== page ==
Recording technology has changed a lot in the last 50 years. Making records can be done at an extremely fast pace, and people no longer even have to be in the room together to create something great. But there are some things about human nature that NEVER change, and the longer I work in this business, the more it occurs to me that some of the traditions of the record making process should be upheld. What humans need to do good creative work is the same as it has been for generations, so here’s what I have observed as the key components to creating something you’re proud of:
#1 - Take Your Time
Obviously no one has the budget to book out a studio for 6 months like the golden days of tracking, but this does NOT mean that you can’t find ways to take the time you need to make sure your final track sounds perfectly polished and perfectly YOU. For me, this is a huge focus on pre-production. The traditional process of worktape → demo → master gave artists 3 chances to make key/tempo/arrangement decisions with 3 different groups of people. By the time they got to the Master stage, they had tried a few different approaches and assessed what worked/what didn’t. Now the best process looks a little more like voice memo → pre-production → master, with a heavy emphasis on pre-production in my case.
The multitracking process usually has to go at a pretty fast pace to stretch every dollar the indie artist has, but the pre-production process can involve a lot of “marinating” on zero schedule. I like to work songs up in my home studio and email clips back and forth with the artist over a few weeks, giving us both lots of time to think about the tempo, the key, the general approach etc. Have I still had some last minute key change requests after the second studio day take? Hell yes I have. But recording wouldn’t feel quite as magical without a little chaos, would it?
#2 - Don’t Romanticize The Demo Vocal
People love to read in interviews about how an artist “just used the demo vocal because it was so great,” and that does sometimes happen. However, in the vast majority of cases this is just not the best vocal performance…the artist doesn’t know the song, they are looking at lyrics on their phone, they’re still figuring out the pocket, and their placement is all over the mic. Nothing feels as GREAT on a recording as a well-pocketed vocal that is so in-time that even the breaths are musical, and in my experience getting that on a demo vocal is rare. So many older recordings are infamous for taking weeks to capture “the right performance,” so that’s really the process that we should aspire to. If a vocalist has practiced a song and played it live a few times, it’s much more likely that a great take will just magically fall out.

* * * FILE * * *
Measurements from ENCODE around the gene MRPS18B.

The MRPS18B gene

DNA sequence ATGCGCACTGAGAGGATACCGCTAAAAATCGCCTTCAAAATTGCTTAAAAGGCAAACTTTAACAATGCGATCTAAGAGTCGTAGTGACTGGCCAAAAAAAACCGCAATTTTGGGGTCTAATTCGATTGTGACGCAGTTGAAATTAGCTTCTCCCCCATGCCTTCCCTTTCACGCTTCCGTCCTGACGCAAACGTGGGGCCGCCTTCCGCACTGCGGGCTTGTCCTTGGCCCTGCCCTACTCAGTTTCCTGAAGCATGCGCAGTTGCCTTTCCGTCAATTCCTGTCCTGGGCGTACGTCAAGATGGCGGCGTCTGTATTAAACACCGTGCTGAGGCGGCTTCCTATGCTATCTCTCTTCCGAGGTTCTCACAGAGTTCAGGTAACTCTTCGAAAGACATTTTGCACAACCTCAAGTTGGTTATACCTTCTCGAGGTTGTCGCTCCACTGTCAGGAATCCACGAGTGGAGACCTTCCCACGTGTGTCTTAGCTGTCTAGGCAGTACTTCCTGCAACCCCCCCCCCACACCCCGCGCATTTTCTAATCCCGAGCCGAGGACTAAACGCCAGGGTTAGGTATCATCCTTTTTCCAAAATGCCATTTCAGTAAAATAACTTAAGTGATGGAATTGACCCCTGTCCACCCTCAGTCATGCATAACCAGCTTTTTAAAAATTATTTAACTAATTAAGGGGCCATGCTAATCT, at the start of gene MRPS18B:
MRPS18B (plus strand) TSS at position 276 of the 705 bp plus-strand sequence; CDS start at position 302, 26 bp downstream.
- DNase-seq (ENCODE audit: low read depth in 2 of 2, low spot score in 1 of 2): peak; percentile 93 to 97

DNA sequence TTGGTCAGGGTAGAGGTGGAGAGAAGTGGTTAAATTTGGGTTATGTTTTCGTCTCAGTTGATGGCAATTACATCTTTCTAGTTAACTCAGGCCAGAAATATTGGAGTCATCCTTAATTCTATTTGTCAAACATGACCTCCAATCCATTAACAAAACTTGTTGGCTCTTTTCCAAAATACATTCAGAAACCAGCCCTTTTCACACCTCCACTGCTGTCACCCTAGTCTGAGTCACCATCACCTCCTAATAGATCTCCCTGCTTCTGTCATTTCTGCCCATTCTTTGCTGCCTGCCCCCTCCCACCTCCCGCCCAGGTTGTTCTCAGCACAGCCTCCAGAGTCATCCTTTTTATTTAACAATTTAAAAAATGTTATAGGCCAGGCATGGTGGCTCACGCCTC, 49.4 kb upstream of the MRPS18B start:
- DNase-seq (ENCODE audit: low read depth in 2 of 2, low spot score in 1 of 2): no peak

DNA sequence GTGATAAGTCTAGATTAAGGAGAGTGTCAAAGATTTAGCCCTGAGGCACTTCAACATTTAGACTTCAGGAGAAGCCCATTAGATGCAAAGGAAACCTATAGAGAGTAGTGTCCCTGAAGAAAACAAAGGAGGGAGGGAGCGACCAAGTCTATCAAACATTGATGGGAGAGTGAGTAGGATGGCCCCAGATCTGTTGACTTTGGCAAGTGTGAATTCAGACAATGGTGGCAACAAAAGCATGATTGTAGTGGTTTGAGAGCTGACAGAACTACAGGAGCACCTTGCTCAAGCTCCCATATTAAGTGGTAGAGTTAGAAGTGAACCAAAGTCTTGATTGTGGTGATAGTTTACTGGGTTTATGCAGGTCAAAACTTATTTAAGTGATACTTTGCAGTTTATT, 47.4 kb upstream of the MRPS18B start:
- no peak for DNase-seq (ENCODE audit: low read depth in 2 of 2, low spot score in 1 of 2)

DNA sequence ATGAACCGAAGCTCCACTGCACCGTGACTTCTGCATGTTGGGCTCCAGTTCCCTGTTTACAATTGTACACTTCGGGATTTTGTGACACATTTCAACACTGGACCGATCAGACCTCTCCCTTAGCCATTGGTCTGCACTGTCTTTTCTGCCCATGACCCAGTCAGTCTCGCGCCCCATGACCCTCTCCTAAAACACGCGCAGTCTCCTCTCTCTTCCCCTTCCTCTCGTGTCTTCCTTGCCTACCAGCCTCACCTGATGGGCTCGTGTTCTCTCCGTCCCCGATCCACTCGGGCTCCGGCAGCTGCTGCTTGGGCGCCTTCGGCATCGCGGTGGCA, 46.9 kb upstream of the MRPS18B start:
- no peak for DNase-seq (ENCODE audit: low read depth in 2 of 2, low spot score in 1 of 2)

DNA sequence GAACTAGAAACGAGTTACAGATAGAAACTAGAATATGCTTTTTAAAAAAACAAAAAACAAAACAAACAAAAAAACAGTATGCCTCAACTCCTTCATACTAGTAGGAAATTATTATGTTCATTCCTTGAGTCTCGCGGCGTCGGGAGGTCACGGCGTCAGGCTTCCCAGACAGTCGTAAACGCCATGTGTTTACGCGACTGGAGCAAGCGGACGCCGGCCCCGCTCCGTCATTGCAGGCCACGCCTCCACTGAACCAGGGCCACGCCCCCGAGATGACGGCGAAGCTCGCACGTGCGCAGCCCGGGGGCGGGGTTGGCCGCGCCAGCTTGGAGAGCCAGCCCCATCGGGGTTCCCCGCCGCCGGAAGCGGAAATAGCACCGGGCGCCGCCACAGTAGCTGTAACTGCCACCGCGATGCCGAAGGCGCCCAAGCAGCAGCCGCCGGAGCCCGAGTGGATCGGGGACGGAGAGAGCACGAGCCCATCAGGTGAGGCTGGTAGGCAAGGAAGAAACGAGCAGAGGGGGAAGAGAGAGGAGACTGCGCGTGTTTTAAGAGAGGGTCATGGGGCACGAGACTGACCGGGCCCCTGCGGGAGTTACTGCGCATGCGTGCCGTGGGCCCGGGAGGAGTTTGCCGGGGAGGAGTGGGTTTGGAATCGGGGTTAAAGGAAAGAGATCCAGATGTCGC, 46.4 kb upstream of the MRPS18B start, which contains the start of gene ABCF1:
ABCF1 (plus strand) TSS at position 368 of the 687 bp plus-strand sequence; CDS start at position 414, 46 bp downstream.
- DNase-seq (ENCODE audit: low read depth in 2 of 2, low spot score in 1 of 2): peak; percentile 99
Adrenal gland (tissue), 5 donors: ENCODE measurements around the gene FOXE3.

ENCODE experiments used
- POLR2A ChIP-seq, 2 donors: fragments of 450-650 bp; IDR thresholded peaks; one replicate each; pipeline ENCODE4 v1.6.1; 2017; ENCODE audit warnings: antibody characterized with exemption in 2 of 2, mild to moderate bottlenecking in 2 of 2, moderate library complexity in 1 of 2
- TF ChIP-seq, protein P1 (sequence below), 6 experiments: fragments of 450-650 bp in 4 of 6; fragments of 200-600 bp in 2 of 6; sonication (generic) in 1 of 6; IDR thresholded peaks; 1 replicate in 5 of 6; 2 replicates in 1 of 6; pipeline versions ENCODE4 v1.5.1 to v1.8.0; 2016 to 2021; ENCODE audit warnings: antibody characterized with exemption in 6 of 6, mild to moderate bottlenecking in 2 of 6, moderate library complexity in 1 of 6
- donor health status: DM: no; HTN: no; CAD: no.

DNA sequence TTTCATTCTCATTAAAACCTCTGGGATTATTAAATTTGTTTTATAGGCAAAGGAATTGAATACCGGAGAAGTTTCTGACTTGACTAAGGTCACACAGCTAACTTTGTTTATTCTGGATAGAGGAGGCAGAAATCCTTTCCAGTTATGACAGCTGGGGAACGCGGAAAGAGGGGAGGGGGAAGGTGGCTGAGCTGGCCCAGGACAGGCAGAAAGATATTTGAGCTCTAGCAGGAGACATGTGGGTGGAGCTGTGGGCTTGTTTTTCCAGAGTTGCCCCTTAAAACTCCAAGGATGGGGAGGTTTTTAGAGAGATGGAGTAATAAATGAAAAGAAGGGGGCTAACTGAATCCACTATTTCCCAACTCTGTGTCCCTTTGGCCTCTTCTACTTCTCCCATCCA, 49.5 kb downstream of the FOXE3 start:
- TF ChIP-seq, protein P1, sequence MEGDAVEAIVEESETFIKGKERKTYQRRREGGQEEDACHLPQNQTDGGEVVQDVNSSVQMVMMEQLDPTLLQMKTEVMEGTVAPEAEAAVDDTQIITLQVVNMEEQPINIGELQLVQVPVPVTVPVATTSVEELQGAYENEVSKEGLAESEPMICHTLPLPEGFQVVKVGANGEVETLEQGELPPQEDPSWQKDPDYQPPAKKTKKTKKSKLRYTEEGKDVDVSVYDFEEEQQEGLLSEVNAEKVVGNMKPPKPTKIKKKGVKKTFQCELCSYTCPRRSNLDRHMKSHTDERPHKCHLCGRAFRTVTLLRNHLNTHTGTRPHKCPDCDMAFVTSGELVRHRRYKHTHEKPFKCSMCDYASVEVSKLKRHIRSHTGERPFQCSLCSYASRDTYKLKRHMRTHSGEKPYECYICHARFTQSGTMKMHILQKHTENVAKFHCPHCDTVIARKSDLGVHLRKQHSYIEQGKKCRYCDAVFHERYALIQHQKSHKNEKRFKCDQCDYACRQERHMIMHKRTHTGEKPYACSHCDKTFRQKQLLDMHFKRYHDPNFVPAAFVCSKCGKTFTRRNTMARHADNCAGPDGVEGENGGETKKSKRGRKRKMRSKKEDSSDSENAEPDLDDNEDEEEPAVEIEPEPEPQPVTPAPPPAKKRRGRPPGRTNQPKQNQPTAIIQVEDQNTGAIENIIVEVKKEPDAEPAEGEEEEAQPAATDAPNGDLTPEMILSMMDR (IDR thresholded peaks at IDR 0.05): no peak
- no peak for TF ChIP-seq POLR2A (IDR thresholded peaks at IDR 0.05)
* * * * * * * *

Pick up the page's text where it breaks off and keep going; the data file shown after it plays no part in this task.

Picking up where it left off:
#3 - Be Intense About It
I’m a person who really likes to immerse myself in a project. When I’m inspired by an artist, a few wheels in my brain are always dedicated to spinning around their work and what ideas would work for them. I’ve thought of a lot of cool things in the shower before I’m even technically working, or at 3AM when I woke up in the middle of the night. Don’t be afraid to write doubles when you’re prepping for a record. Sometimes wearing yourself out makes you just a little bit too tired to overthink things, and that’s when some magic can happen. There are many legendary stories about artists who wanted to track in the middle of the night, and half of me thinks that’s insane but the other half of me has to admit that I kinda get it.
If you’re going to be intense, however, breaks are just as important. 3-4 days of grueling long hours should really be followed but 2 days of absolute nothing…stupid TV shows, popcorn, and lots of naps. Go hard but then ABSOLUTELY go immediately home to recharge...that pace is productive but not necessarily sustainable.
There are many ways recording technology has improved drastically and I would honestly never want to go back to the 70’s and track the way they did. However, I think there’s really something to be said about taking the best parts of the traditional process and making them work in modern life. The wisdom of the older generation is real (except when it comes to the housing market). Cheers to another week of making great art!